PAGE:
Monday October 3 2016

Private, public sectors should work together to improve reproductive health

By Gideon Kikampikaho

Today, almost one in three women aged 15 to 49 in Uganda are using contraception to help plan their families, protect their health, and pursue their dreams. Fifty years ago, when I was a young medical student, this would have been unimaginable.

At the time, women who wanted to prevent or delay pregnancy had few options available to them. Even at the largest hospital in Uganda, Mulago hospital, contraceptive options were limited and government policies restricted what family planning services we were able to provide.

In recent years though, Uganda has taken important steps to prioritise women’s health and ensure that couples have access to quality family planning services. However, we still have a long way to go.

We must continue to advocate for increased allocation of resources for family planning, build strong networks of local family planning champions, and address the multitude of cultural and socioeconomic factors that still prevent women from using family planning services.

Family planning is one of the most cost effective interventions to improve the health of women and children. If we expanded access to family planning to the more than 220 million women around the world with unmet need, we could likely reduce maternal mortality by up to one-third.

In Uganda alone, contraceptive use in 2015 may have averted more than 547,000 unintended pregnancies and saved 2,000 maternal deaths.

Increased use of family planning also has ripple effects on a country’s overall development. Countries that prioritise the economic, education and health needs of their citizens, set themselves up for rapid economic growth.

Uganda has recognised the importance of universal access to reproductive health services in helping the country achieve middle-income status by 2040 and the government is committed to reducing women’s unmet need for family planning to 10 per cent by 2020.

This commitment has been critical in making family planning more available in health facilities and acceptable in communities, but there is still room for improvement. Almost a quarter of women aged 15 to 49 in Uganda do not wish to become pregnant but are not using any method of contraception, and in poorer, hard-to-reach communities, unmet need can be as high as 40 per cent.

The country still has one of the highest fertility rates in East Africa as well as the highest proportion of women giving birth before age 20.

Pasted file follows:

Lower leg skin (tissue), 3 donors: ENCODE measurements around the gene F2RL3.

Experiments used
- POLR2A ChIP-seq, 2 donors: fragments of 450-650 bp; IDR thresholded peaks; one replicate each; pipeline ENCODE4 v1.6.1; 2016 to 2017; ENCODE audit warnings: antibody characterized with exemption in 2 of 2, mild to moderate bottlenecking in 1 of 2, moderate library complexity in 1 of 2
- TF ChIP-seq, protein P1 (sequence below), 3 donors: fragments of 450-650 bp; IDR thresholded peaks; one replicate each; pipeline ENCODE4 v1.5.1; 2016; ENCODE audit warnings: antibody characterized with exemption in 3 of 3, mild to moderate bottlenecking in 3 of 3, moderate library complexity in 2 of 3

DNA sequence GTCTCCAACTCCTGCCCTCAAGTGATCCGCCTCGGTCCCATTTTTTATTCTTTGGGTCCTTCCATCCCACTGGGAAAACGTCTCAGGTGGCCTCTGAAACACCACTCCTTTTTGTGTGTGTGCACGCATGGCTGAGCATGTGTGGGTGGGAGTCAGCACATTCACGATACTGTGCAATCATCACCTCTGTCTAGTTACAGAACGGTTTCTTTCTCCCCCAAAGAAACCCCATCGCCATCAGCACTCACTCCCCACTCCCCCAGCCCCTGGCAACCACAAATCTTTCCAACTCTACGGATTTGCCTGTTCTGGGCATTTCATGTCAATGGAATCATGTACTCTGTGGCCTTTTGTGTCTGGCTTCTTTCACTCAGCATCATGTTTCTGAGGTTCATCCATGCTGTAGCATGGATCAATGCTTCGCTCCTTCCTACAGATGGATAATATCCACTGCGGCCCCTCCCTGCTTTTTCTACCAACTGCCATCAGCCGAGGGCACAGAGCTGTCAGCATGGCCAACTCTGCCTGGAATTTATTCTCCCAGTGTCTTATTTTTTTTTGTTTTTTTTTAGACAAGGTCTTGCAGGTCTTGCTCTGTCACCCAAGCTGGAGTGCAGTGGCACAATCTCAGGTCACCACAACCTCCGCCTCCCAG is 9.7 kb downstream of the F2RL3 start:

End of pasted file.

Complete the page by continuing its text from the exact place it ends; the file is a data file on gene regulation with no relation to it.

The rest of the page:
To improve the wellbeing of Ugandans and support economic growth, we must all be family planning champions and take an integrated approach to reproductive health. Often family planning programmes have been left only to the Ministry of Health and civil society partners.

However, if we are to realise the demographic benefits that we aim to achieve, it is important that all leaders – religious, cultural and governmental – speak out about the benefits of spacing births.

Additionally, we must continue to prioritise universal education, as we know that educated girls are likely to marry later and have fewer children, who in turn will be more likely to survive and be better nourished.

Lastly, we must seek to leverage the strengths of the private sector to reach all segments of the population and maximise available resources.
Across much of Uganda, the use of contraceptives is not openly discussed among young unmarried women due to strong cultural and religious beliefs.

In some instances, opposition to family planning is so strong that women using contraceptives may experience gender-based violence. Cultural and religious leaders have an enormous amount of influence and educating them on the benefits of family planning as well as building them up as champions would positively impact their communities.

Additionally, to increase awareness and use of contraceptives, an integrated approach to healthcare delivery is critical.

If every doctor, nurse or midwife discussed family planning options and addressed common myths and misconceptions about contraceptives with patients and relatives at every visit, many more men and women would have information on the services they need to better plan for their families and future.

As a private sector practitioner, I see many women and children seeking healthcare and I cannot over emphasise how their health needs are inextricably linked. Not only can mothers receive information about family planning when they come for antenatal care visits or their children’s immunisations, but addressing mothers’ and children’s needs together can save lives and has economic and social benefits.

More physicians, from across the public and private sector, must be trained on the importance of addressing women’s health needs across the continuum of care and on the various contraceptive options available.

Organisations like Jhpiego, a non-profit affiliated with Johns Hopkins University, which I had the privilege to train with, are educating providers in Uganda on the latest in reproductive health service delivery, like postpartum family planning.

There is no “one size fits all approach” to reach universal access to reproductive health services. Increasing contraceptive use will require investments across differing sectors and a network of diverse supporters.

Now, more than ever, the private and public sectors must work together to ensure all women in Uganda have full access to a range of contraceptives options and can make informed choices to use them.
Dr Kikampikaho is a senior consultant gynecologist/obstetrician and an alumni of Jhpiego – an international, non-profit health organisation affiliated with Johns Hopkins University.

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